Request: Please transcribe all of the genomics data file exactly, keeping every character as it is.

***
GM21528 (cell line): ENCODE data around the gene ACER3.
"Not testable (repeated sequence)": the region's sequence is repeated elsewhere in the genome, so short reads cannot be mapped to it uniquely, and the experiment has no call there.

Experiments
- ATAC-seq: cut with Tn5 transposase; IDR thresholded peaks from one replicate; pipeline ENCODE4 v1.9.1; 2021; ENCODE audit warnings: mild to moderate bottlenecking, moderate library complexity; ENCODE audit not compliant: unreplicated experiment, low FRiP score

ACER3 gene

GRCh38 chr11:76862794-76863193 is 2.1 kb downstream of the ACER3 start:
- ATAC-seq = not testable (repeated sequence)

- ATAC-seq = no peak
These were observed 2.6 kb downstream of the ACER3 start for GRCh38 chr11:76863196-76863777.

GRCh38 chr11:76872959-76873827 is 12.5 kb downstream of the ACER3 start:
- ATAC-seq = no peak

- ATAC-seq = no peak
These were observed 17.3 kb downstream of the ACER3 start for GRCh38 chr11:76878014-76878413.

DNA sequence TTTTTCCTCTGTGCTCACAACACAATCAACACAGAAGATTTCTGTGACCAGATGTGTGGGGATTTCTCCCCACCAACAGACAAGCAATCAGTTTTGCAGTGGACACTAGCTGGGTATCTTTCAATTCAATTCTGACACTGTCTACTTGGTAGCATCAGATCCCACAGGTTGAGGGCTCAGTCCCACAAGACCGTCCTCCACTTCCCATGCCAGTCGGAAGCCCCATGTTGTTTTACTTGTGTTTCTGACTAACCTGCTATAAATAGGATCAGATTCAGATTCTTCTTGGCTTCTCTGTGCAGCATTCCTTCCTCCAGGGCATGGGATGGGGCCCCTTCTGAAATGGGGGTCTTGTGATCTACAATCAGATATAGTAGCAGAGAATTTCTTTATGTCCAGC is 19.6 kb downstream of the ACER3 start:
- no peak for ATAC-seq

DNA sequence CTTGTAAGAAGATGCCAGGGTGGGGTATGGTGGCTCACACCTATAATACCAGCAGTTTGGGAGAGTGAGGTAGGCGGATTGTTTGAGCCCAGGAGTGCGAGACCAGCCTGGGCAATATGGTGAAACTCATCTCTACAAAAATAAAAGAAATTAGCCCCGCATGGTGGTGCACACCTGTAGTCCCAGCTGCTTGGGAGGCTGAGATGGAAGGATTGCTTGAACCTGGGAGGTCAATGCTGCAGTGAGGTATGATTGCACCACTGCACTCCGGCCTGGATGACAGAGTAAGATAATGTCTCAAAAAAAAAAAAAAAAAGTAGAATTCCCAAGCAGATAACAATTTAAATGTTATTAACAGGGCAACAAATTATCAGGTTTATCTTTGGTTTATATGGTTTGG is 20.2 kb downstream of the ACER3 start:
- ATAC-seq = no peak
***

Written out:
GM21528 (cell line): ENCODE data around the gene ACER3.
"Not testable (repeated sequence)": the region's sequence is repeated elsewhere in the genome, so short reads cannot be mapped to it uniquely, and the experiment has no call there.

Experiments
- ATAC-seq: cut with Tn5 transposase; IDR thresholded peaks from one replicate; pipeline ENCODE4 v1.9.1; 2021; ENCODE audit warnings: mild to moderate bottlenecking, moderate library complexity; ENCODE audit not compliant: unreplicated experiment, low FRiP score

ACER3 gene

GRCh38 chr11:76862794-76863193 is 2.1 kb downstream of the ACER3 start:
- ATAC-seq = not testable (repeated sequence)

- ATAC-seq = no peak
These were observed 2.6 kb downstream of the ACER3 start for GRCh38 chr11:76863196-76863777.

GRCh38 chr11:76872959-76873827 is 12.5 kb downstream of the ACER3 start:
- ATAC-seq = no peak

- ATAC-seq = no peak
These were observed 17.3 kb downstream of the ACER3 start for GRCh38 chr11:76878014-76878413.

DNA sequence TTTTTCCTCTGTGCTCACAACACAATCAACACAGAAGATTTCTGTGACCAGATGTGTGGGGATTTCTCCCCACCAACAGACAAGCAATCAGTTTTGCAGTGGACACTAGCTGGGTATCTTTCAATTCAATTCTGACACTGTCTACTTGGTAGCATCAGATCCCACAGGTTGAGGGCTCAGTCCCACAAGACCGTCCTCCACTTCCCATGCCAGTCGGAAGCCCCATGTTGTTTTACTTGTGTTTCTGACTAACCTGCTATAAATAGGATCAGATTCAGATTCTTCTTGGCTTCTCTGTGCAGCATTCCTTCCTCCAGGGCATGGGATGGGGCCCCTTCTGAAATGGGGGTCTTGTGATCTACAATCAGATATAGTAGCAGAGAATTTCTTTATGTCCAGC is 19.6 kb downstream of the ACER3 start:
- no peak for ATAC-seq

DNA sequence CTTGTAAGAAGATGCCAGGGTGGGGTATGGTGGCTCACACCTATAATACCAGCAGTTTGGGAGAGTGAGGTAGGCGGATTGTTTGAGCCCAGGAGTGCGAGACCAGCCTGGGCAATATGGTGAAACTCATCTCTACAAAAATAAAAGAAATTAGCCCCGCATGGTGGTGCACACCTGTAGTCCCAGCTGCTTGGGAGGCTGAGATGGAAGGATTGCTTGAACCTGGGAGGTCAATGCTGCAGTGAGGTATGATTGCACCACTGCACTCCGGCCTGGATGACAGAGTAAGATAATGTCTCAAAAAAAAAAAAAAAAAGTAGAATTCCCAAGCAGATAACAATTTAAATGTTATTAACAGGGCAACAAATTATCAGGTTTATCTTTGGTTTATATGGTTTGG is 20.2 kb downstream of the ACER3 start:
- ATAC-seq = no peak